We were very young, we were very wise, For love is best; Beauty and youth we lost, and then our loves, (For Death took the best) And life is ours and all we ask is life's ending, To find them, and so have rest.
from ‘The Golden Age’
But May lived, and loved again, and had a family. Not all the women of that generation were as lucky. A much less likely poet, John Morrison Caie, Deputy Head of the Department of Agriculture for Scotland, gave vernacular voice to one of these many women without men – and without children – in his poem ‘The Spinster’. Her hair is ‘streakit wi’ grey’, and because the Kirk tells her to quell her anger at God, she hides her misery, but in the dark nights:
Fan the lang 'oors creep, it's than That I can see My bonny, my buirdly man An' his touzled bairns at my knee. His name's up there 'mang the deid I' the Castle Shrine, An' aneth it I seem tae read The name o' a blithesome young quine...
That is a thought – that memorials actually bear twice as many, four times as many names, when you count all the blighted lives . . .
Naomi Mitchison (whose husband survived) wrote as much in anger as sorrow, as in the final lines of her poem ‘Green Boughs’:
My young, dear friends are dead, All my own generation. Pity a youthless nation. Pity the girls unwed, Whose young lovers are dead. … But the old, the stupid had rule Over that eager nation, And all my own generation They have cast into the fire.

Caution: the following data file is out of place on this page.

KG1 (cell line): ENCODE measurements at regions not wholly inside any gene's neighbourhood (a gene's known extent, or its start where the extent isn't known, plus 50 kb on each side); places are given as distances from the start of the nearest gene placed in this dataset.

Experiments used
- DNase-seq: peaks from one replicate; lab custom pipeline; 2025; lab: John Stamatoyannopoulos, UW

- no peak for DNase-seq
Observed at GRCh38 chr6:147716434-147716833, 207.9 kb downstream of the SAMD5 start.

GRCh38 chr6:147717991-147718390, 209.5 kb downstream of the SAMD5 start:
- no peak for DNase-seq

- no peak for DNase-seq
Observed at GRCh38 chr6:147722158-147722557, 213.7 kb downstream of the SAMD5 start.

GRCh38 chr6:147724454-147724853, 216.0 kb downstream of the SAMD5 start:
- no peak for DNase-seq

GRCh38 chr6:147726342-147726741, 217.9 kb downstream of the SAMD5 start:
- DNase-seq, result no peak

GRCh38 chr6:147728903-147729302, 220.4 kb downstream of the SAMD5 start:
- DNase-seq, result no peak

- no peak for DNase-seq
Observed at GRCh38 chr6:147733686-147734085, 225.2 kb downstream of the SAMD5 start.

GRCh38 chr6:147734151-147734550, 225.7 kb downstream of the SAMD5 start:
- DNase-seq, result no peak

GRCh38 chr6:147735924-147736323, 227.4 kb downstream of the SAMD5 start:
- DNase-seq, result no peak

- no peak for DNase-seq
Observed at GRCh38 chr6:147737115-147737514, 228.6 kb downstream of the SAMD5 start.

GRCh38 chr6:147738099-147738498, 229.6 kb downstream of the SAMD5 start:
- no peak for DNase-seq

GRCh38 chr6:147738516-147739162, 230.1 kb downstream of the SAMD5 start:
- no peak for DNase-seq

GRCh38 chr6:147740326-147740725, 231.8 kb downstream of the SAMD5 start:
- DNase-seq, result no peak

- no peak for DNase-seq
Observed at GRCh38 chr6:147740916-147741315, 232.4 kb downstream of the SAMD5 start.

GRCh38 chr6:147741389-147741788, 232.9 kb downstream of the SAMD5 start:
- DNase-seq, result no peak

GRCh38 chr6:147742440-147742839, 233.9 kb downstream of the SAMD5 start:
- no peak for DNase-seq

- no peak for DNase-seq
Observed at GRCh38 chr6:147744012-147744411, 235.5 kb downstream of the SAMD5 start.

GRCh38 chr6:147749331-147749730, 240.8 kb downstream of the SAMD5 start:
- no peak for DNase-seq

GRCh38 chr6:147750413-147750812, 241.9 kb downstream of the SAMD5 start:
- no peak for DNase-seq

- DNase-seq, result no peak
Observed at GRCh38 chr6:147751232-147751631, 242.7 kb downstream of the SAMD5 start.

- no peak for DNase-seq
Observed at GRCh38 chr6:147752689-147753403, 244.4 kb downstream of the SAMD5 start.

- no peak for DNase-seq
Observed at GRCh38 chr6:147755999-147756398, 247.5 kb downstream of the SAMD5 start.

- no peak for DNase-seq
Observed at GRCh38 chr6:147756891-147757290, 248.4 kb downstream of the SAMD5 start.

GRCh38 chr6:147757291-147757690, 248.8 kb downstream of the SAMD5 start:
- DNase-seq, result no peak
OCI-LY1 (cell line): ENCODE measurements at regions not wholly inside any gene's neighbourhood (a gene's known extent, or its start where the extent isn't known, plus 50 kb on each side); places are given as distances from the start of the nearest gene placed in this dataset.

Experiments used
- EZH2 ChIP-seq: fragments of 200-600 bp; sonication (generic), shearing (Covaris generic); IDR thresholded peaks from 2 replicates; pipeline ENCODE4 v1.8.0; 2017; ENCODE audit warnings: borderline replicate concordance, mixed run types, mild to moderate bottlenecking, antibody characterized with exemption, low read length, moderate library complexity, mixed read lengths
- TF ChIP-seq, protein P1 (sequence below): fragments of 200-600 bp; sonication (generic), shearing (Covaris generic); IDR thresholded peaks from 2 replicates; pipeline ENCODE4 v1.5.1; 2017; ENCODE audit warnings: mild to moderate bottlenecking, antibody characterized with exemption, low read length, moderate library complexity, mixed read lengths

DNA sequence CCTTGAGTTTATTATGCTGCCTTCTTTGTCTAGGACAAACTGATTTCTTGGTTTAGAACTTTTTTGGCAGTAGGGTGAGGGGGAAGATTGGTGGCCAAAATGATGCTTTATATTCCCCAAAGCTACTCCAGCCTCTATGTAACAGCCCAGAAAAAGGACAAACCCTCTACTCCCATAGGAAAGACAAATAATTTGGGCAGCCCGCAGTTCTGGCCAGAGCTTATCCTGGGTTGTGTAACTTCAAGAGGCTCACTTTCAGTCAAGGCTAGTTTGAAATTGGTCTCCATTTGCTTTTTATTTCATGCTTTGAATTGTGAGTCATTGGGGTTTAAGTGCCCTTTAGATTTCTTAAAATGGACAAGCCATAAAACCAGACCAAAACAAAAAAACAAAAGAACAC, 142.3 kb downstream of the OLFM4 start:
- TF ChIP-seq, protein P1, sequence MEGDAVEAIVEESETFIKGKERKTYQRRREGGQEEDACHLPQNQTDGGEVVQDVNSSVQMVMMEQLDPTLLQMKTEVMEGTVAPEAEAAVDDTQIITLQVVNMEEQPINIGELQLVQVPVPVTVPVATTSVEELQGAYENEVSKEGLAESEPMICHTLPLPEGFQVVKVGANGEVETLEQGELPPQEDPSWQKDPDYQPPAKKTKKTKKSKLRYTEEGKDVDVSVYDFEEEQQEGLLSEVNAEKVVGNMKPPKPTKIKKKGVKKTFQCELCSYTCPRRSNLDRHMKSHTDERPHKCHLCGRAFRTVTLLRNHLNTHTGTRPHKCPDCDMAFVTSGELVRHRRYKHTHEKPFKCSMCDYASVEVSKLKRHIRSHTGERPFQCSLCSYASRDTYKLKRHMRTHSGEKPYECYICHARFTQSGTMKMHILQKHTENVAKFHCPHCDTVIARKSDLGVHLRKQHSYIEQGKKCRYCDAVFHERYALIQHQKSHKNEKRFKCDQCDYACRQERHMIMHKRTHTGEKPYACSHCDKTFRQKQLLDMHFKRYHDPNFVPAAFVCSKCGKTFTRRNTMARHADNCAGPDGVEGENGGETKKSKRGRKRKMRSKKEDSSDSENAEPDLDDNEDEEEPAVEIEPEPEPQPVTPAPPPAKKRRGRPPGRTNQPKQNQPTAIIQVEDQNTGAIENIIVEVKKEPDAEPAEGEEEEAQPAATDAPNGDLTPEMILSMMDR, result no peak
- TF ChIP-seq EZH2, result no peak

Naomi was perhaps ahead of her time, as befits her role as a political activist; the condemnation of those in authority is an attitude more commonly accepted today than it was then.
It is harder to think of Lady Margaret Sackville as an angry young woman in the same mould as Naomi Mitchison, but she was wholeheartedly a pacifist, and had published poems with a resolutely anti-war stance, adding to her fierce condemnation of military violence a gentle thread of sympathy for victims, and of reconciliation. In a remarkable poem published in The English Review in 1920 she wrote with much perspicacity on the difficulty of communication between former combatants and their loved ones.
‘The Women to the Men Returned’ expresses the deep divide in the first two lines:
You cannot speak to us nor we reply: You learnt a different language where men die …
And with insight a psychologist might struggle to express so well:
Now speech is vain, We cannot understand nor you explain Your passion and your anguish; we are deaf And blind to all save customary grief. How shall our foolish consolations reach Trouble which lies so deeper far than speech.